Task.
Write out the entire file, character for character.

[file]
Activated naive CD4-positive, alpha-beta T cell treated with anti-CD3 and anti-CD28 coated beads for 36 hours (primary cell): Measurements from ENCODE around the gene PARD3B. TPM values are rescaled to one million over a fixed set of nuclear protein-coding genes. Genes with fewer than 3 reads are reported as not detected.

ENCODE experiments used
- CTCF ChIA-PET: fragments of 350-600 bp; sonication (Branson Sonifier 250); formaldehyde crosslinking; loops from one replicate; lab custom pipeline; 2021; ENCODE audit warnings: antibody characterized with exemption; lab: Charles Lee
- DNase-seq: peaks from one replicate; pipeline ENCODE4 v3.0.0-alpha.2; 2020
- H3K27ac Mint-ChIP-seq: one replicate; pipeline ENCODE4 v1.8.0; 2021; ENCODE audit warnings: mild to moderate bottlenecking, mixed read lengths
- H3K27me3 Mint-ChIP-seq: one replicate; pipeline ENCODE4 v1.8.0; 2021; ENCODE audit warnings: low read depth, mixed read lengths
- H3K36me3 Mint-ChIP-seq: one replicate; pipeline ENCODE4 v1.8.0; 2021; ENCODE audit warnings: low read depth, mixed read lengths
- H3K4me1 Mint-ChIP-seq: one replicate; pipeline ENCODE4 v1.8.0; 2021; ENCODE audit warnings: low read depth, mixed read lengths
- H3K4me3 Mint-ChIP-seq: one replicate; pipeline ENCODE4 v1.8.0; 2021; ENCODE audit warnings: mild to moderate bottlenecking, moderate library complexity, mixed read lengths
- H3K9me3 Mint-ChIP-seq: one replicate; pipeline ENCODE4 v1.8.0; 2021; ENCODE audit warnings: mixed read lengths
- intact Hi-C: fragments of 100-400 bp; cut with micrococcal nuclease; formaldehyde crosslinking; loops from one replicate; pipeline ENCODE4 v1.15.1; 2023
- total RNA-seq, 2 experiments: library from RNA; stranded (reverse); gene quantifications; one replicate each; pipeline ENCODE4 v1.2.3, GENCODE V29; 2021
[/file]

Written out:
Activated naive CD4-positive, alpha-beta T cell treated with anti-CD3 and anti-CD28 coated beads for 36 hours (primary cell): Measurements from ENCODE around the gene PARD3B. TPM values are rescaled to one million over a fixed set of nuclear protein-coding genes. Genes with fewer than 3 reads are reported as not detected.

ENCODE experiments used
- CTCF ChIA-PET: fragments of 350-600 bp; sonication (Branson Sonifier 250); formaldehyde crosslinking; loops from one replicate; lab custom pipeline; 2021; ENCODE audit warnings: antibody characterized with exemption; lab: Charles Lee
- DNase-seq: peaks from one replicate; pipeline ENCODE4 v3.0.0-alpha.2; 2020
- H3K27ac Mint-ChIP-seq: one replicate; pipeline ENCODE4 v1.8.0; 2021; ENCODE audit warnings: mild to moderate bottlenecking, mixed read lengths
- H3K27me3 Mint-ChIP-seq: one replicate; pipeline ENCODE4 v1.8.0; 2021; ENCODE audit warnings: low read depth, mixed read lengths
- H3K36me3 Mint-ChIP-seq: one replicate; pipeline ENCODE4 v1.8.0; 2021; ENCODE audit warnings: low read depth, mixed read lengths
- H3K4me1 Mint-ChIP-seq: one replicate; pipeline ENCODE4 v1.8.0; 2021; ENCODE audit warnings: low read depth, mixed read lengths
- H3K4me3 Mint-ChIP-seq: one replicate; pipeline ENCODE4 v1.8.0; 2021; ENCODE audit warnings: mild to moderate bottlenecking, moderate library complexity, mixed read lengths
- H3K9me3 Mint-ChIP-seq: one replicate; pipeline ENCODE4 v1.8.0; 2021; ENCODE audit warnings: mixed read lengths
- intact Hi-C: fragments of 100-400 bp; cut with micrococcal nuclease; formaldehyde crosslinking; loops from one replicate; pipeline ENCODE4 v1.15.1; 2023
- total RNA-seq, 2 experiments: library from RNA; stranded (reverse); gene quantifications; one replicate each; pipeline ENCODE4 v1.2.3, GENCODE V29; 2021